Dialogue: Empowered people will not all think alike. Our movement contains great diversity of ideas, visions, strategies, and principles. We honor these tensions, and engage in ongoing discussion and dialogue to further our collective growth. We recognize that decisions made without adequate discussion will not hold.

Freedom and Passion: Empowered direct action values passion, emotion, freedom, spontaneity, and surprise. We honor rage as a sane response to oppression and a potential creative power. We are willing to love deeply and fearlessly, and we fight not just against what we hate, but for what we love.

“The power of the action is in the reaction” – Saul Alinsky

Direct Action Can:

(From the Ruckus Society)

  • Directly stop a social, environmental or political injustice
  • Assert of defend positive right despite consequences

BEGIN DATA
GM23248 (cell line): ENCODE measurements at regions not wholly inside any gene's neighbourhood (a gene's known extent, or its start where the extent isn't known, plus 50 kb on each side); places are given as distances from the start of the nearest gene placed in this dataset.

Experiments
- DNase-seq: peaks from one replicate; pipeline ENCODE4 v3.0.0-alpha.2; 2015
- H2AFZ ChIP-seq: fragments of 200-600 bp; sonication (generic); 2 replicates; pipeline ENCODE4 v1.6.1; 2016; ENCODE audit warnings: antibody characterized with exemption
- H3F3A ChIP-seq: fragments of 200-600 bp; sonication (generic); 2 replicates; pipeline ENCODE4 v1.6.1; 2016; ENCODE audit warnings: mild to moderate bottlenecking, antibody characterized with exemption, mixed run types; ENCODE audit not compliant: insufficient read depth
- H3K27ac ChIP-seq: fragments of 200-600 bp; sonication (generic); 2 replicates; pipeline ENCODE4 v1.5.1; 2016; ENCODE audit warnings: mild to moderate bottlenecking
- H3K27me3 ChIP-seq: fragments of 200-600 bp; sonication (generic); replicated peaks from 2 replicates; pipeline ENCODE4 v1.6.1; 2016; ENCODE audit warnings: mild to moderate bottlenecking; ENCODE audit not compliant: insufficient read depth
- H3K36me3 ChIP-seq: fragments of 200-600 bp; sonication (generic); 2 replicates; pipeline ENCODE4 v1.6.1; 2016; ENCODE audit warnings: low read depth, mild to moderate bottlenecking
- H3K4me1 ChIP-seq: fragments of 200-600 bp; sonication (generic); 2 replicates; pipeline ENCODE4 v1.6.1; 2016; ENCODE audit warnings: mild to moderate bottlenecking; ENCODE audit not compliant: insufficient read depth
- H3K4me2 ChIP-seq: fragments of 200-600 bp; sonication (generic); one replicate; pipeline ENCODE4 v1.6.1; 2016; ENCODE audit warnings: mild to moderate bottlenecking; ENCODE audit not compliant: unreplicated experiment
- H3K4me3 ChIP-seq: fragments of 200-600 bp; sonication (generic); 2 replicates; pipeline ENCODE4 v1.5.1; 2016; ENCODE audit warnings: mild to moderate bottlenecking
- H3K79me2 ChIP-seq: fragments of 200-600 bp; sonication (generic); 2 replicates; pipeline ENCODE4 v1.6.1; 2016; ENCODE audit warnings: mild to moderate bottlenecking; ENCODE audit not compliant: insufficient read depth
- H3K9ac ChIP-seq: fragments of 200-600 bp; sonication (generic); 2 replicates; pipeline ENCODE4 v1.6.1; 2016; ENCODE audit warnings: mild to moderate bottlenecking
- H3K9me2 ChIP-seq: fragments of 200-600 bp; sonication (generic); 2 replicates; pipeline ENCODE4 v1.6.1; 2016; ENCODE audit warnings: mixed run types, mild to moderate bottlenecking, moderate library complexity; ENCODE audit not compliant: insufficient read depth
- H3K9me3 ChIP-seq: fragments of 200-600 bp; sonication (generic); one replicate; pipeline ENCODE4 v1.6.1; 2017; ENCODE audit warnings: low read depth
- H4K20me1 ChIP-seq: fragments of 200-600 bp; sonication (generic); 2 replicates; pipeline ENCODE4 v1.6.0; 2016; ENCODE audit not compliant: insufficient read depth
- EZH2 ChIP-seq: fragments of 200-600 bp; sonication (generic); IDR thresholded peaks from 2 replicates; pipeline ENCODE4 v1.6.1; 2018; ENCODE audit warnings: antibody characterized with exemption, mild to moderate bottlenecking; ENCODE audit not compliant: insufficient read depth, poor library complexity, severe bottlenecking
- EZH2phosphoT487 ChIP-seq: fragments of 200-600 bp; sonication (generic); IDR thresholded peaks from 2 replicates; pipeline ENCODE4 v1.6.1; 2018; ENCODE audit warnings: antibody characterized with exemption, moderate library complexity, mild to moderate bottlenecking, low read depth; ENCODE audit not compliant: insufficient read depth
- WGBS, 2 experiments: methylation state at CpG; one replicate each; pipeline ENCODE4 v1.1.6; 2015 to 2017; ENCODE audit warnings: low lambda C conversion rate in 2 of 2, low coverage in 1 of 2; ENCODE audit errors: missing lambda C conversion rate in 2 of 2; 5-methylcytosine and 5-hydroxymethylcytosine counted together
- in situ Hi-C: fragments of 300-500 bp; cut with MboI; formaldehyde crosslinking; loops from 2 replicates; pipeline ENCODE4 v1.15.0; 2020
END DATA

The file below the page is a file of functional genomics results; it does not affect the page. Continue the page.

• Show a willful refusal to cooperate or participate in an injustice
  • Sound the alarm – alert folks to issue
  • Create a community-based solution
  • Amplify people’s voices, build people power

Types of Direct Action

  • Protest – registering dissent. Rallies, marches, teach-ins, pickets
  • Non-cooperation – withdrawing your power. Boycott, labor strike, walkouts, tax resistance
  • Intervention – directly intervening in the functioning of the system
  • Creative Solutions – developing alternative community based systems /collectives

Points of Intervention

  • Point of Production – where harmful items are created
  • Point of Destruction – where resources are extracted, pollution released, natural resources destroyed
  • Point of Consumption – where products reach consumers
  • Point of Decision – where plans for the future are crafted
  • Point of Assumption – where social norms are developed and held
  • Point of Potential – when cultural or historic moments become actions opportunities